Hell raised up in grandma's house

[Tonight's guest post comes from the desktop of OTD's esteemed colleague Jon Garelick]:

At the ripe young age of 59, the veteran Detroit singer Bettye LaVette is this year's new face in R&B. She made her first record when she was 16, had a few near misses, and (as she told the Phoenix recently), assumed she'd "die in obscurity" until she hooked up with producer Joe Henry for an album on Epitaph's Anti- imprint, I've Got My Own Hell To Raise.

She may not be famous yet, but she packed Johnny D's on Saturday night for her first local appearance since playing Estelle's in Roxbury back in the day. The house was a mix of musicians, young scenesters, and curious greybeards (your correspendent included), among them the Herald's Larry Katz, the Globe's Steve Morse (soon to be "ex-Globe," having taken the buyout), Planet Records' John Damroth, the ever-discerning Jack Wolker of Stereo Jack's, and that skinny Gandalf-looking guy with the long-hair, beard, and glasses who's been to every show of any significance that we've attended for the past 30 years. (Free-software genius? Dulcimer player who lives with Mom? Whatever. Someday we must introduce ourselves.)

Eli "Paperboy" Reed was the opener and, being young and white, gave it his all, replete with a three-man horn section. But, you know, he's young and white. Then again, it's not like LaVette didn't have skeptics. While some of the old-school hardliners in the crowd were willing to give her props for the all-female-written material on Hell To Raise, they weren't wild about the choice of females: Sinead, Fiona Apple, Joan Armatrading. Others just weren't knocked out by LaVette's Tina Turner rasp. No matter. LaVette -- sorry, no other way to put this -- bounded onstage and had everyone on her side in moments. Slim and limber in short bob hairdo, spaghetti-strap black tanktop, and pants, she gamboled across thestage in front of her four-piece band, flinging out those long arms, and somehow never losing her footing in her six-inch heels. She sang, shouted, bantered, scolded ("Act like you're in your grandmother's house," she told one overly vociferous reveler, "because you are in your grandmother's house.") She served up most of Hell To Raise, and a bit from last year's A Woman Like Me (Blues Express). She caressed one ballad while sitting at the foot of the stage, plied another rave-up walking into the crowd. After more than an hour, the band left LaVette alone onstage for the encore: an a cappella rendering of Sinead's "I Do Not Want What I Haven't Got," making it sound like a lost soul classic. By that point, even the Sinead haters were on Bettye's side.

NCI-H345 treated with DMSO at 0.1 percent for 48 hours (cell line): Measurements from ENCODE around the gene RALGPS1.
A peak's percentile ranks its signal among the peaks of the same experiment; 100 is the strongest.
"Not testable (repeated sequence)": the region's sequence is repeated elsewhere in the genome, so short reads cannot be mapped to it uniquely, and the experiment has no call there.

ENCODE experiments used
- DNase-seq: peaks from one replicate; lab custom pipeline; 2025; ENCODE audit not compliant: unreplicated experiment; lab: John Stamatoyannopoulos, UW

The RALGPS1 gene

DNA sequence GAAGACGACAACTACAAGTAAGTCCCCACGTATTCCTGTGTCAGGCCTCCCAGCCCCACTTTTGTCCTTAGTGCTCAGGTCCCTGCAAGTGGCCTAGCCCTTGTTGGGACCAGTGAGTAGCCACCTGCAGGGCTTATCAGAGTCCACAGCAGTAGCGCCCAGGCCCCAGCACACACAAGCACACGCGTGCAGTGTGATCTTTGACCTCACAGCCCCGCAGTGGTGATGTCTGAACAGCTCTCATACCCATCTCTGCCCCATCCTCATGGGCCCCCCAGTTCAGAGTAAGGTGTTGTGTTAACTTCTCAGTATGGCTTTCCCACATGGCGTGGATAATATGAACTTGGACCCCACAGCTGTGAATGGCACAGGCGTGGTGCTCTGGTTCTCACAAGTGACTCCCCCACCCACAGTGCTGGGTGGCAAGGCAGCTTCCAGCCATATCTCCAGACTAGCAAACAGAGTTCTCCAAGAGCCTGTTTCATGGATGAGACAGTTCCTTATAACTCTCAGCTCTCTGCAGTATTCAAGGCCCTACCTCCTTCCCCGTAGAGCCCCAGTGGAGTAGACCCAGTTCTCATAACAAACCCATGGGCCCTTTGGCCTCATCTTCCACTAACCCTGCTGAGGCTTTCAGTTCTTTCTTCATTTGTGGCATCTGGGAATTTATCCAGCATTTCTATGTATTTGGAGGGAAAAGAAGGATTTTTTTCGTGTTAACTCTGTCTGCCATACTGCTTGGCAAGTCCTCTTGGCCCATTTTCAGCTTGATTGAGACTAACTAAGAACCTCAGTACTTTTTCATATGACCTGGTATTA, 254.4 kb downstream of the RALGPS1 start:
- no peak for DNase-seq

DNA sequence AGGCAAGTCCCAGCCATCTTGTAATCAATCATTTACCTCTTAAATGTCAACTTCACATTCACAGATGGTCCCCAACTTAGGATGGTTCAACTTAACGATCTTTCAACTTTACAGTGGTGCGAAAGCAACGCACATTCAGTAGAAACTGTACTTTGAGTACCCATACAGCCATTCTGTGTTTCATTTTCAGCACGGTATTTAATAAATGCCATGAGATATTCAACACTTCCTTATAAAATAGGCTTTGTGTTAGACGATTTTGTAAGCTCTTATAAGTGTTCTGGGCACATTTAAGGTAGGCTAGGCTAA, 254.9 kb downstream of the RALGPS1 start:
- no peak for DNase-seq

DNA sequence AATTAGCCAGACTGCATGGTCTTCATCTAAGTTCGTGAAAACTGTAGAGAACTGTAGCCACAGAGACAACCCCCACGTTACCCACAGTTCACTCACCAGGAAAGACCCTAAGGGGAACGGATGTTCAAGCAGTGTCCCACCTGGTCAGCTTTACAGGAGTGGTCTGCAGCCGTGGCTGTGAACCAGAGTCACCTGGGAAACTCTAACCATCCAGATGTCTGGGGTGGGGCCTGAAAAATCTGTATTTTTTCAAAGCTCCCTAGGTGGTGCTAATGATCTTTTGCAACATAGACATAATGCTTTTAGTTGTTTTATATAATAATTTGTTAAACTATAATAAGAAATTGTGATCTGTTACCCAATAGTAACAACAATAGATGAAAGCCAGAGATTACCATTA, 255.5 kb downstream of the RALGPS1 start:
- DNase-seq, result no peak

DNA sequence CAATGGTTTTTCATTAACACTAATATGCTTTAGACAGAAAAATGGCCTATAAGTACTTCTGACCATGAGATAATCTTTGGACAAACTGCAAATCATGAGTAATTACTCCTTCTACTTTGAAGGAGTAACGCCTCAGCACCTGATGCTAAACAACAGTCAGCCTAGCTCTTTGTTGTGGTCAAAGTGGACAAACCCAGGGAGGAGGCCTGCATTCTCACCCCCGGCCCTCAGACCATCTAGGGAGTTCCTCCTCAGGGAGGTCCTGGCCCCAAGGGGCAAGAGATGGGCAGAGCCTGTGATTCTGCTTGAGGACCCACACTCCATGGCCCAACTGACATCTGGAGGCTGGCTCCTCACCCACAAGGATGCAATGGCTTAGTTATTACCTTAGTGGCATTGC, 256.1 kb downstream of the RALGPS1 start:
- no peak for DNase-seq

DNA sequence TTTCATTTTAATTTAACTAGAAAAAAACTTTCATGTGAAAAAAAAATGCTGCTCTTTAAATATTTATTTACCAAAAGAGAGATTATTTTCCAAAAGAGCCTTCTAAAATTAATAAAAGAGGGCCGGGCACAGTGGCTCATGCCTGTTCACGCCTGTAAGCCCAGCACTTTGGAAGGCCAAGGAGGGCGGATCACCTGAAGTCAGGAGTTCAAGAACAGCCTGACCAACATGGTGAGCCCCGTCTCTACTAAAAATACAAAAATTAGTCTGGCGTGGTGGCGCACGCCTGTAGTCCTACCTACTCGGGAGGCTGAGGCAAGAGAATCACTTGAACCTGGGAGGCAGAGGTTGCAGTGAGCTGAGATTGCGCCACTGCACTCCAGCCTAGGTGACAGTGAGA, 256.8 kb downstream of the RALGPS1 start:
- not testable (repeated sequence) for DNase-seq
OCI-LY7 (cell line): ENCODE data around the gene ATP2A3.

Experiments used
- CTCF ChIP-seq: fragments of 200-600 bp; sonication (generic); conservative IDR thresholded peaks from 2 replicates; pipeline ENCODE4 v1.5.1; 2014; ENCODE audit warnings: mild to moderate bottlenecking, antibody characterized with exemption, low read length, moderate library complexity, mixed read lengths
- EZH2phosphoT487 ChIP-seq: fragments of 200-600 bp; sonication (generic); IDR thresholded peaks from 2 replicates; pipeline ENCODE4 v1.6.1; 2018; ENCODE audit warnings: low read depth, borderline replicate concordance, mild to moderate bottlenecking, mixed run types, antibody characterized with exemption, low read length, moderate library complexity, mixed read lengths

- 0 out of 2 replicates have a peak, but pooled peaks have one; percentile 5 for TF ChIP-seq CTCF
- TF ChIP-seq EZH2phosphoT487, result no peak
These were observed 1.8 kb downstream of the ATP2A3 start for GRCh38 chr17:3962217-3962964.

After the show, with the house lights on, she signed autographs from behind a table of CDs, working that fanbase, welcoming the converts. Addressing one new believer, she said, "Next time, don't try sneaking in without me seeing you."
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